The United States and China imposed more tariff hikes on billions of dollars of each other’s automobiles, factory machinery and other goods Thursday in an escalation of a battle over Beijing’s technology policy that companies worry will chill global economic growth.
The 25 percent increases took effect as envoys from both sides held their first high-level talks in two months in Washington. No details were released about the two-day meeting that started Wednesday.
The penalties, previously announced, apply to $16 billion of goods from both sides including automobiles and metal scrap from the United States and Chinese-made factory machinery and electronic components. They follow last month’s first round of tariff increases of the same size by both sides on $34 billion of each other’s imports.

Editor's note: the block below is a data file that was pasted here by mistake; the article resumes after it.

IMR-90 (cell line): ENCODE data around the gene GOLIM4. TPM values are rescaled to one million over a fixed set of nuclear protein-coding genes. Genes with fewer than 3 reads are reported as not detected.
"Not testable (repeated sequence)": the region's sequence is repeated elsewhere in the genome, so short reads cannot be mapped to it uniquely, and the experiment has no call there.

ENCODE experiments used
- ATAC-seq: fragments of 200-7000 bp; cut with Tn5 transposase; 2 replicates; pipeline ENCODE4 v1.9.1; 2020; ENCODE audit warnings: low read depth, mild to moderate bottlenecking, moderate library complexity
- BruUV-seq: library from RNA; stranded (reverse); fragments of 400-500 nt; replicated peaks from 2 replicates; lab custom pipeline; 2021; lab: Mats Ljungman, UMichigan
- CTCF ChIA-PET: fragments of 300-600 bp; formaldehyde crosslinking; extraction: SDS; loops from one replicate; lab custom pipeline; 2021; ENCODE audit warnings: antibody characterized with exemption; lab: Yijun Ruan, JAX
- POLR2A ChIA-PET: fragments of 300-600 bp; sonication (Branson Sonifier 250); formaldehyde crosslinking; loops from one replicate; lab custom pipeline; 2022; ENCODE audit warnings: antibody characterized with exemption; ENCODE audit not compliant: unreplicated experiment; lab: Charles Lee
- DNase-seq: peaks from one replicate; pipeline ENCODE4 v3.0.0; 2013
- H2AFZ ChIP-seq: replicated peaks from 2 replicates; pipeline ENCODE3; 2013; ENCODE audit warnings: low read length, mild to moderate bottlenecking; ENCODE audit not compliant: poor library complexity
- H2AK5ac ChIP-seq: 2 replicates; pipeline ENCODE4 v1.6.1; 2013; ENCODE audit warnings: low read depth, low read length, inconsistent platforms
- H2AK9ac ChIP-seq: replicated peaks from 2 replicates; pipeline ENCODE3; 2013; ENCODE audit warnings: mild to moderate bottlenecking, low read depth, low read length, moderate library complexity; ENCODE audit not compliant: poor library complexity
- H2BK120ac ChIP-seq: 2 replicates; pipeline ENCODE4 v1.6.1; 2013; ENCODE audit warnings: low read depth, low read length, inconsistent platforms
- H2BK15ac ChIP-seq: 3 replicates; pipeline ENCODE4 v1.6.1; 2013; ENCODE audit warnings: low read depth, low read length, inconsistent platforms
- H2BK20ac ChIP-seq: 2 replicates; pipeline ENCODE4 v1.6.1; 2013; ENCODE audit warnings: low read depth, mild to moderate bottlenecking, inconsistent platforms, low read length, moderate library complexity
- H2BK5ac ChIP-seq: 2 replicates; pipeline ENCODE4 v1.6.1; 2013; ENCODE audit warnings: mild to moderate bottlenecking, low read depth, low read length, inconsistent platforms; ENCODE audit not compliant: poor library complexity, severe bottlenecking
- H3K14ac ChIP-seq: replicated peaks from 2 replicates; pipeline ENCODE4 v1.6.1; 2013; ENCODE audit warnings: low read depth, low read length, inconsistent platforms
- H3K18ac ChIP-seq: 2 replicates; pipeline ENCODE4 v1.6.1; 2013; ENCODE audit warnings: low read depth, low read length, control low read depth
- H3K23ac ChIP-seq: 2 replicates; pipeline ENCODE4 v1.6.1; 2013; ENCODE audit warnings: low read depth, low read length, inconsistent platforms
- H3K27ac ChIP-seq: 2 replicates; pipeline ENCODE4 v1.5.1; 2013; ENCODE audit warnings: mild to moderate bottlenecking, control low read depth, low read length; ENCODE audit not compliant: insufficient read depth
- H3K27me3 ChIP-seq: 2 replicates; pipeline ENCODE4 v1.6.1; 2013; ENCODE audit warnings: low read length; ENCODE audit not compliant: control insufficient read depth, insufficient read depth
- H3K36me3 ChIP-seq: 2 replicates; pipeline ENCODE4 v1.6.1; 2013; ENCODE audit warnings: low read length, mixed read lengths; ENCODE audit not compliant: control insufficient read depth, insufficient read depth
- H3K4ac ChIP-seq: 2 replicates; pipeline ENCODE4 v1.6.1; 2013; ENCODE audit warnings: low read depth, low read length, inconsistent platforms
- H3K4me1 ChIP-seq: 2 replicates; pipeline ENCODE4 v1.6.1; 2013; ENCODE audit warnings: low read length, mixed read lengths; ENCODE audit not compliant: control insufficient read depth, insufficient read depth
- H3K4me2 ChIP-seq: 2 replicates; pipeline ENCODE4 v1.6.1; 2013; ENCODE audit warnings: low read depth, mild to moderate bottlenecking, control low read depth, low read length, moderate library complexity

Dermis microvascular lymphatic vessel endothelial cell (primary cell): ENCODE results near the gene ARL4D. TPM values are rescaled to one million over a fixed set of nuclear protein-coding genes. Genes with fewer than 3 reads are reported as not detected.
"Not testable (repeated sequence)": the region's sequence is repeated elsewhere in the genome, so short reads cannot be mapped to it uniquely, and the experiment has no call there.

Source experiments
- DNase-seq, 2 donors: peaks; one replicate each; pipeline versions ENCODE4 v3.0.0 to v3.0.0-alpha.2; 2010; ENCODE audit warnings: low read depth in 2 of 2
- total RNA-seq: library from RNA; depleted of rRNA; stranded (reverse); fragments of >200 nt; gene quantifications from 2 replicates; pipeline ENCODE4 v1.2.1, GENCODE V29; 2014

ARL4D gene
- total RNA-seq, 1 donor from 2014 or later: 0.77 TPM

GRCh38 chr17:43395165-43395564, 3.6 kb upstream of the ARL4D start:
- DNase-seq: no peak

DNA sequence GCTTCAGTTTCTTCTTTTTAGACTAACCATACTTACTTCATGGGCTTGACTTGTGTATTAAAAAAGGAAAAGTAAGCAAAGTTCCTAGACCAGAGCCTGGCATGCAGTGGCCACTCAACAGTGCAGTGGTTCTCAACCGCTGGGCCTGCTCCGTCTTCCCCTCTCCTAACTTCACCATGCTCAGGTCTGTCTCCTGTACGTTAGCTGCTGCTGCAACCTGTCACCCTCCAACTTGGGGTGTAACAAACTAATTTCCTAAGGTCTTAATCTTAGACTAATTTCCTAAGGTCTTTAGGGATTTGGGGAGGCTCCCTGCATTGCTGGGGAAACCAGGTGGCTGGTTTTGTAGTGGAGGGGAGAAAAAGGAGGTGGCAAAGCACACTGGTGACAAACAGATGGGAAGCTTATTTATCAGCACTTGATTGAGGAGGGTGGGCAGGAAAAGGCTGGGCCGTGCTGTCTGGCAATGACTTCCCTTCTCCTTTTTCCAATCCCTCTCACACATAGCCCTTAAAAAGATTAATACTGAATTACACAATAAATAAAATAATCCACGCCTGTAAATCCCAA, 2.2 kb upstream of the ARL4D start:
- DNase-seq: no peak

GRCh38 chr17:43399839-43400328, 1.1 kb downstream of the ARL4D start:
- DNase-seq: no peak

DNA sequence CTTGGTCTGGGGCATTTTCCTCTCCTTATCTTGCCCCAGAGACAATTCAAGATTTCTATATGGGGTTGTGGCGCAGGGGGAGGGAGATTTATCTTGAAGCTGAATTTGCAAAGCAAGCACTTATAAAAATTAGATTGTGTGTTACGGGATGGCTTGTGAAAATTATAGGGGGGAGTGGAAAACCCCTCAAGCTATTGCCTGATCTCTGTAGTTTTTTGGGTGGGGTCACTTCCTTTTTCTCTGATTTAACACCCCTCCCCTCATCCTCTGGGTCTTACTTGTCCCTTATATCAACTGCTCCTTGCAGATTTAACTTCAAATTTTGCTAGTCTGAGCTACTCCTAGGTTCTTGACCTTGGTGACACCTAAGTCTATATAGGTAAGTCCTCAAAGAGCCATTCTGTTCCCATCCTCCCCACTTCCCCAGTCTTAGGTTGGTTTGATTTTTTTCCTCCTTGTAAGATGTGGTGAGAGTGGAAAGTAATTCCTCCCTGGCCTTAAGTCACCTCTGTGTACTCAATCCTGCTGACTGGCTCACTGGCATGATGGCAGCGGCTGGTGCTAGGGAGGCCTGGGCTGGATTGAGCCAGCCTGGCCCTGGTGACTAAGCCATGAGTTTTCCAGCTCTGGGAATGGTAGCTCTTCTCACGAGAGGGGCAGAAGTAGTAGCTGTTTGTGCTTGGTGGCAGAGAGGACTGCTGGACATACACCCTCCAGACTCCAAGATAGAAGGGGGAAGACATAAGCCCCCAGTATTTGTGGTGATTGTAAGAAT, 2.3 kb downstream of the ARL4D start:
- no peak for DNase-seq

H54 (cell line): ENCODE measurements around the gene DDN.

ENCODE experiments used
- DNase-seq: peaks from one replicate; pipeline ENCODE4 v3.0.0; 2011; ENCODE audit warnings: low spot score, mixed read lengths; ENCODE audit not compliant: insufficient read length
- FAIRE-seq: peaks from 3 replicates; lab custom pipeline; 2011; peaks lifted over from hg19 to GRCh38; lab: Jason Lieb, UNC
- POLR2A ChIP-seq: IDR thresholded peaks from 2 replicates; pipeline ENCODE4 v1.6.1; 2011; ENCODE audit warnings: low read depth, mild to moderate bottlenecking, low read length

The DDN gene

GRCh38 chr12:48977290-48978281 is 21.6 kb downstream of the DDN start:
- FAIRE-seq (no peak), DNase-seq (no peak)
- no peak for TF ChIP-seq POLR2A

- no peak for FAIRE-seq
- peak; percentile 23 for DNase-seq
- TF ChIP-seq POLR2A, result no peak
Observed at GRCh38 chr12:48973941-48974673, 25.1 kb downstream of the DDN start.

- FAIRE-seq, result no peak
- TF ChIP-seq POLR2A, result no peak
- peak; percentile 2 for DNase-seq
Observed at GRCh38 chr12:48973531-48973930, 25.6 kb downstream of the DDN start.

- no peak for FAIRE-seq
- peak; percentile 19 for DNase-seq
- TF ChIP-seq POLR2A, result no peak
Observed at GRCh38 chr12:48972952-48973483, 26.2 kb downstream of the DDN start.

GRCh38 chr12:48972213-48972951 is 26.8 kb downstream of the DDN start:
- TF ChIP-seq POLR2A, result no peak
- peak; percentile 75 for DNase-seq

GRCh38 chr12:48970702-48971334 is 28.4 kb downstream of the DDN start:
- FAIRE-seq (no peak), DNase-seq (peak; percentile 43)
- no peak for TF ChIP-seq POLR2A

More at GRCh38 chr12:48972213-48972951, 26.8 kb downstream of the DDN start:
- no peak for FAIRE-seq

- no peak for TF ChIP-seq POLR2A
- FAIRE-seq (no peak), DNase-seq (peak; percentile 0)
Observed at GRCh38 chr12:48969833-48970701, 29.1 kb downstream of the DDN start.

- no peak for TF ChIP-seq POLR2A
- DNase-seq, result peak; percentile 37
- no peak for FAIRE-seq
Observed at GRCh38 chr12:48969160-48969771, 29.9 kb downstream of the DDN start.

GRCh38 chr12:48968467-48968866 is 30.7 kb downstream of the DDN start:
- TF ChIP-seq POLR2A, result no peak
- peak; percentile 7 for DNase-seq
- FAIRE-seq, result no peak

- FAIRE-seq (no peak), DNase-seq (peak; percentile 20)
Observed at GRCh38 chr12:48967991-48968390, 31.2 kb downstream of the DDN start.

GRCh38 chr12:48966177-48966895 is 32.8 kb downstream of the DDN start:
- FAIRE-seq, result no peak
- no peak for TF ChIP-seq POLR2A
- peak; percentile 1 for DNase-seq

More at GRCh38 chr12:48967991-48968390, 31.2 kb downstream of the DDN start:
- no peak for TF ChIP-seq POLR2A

The Chinese government criticized the U.S. increase as a violation of World Trade Organization rules and said it would file a legal challenge.
Beijing has rejected U.S. demands to scale back plans for state-led technology development that its trading partners say violate its market-opening commitments and American officials worry might erode the United States’ industrial leadership.
With no settlement in sight, economists warn the conflict could spread and knock up to 0.5 percentage points off global economic growth through 2020.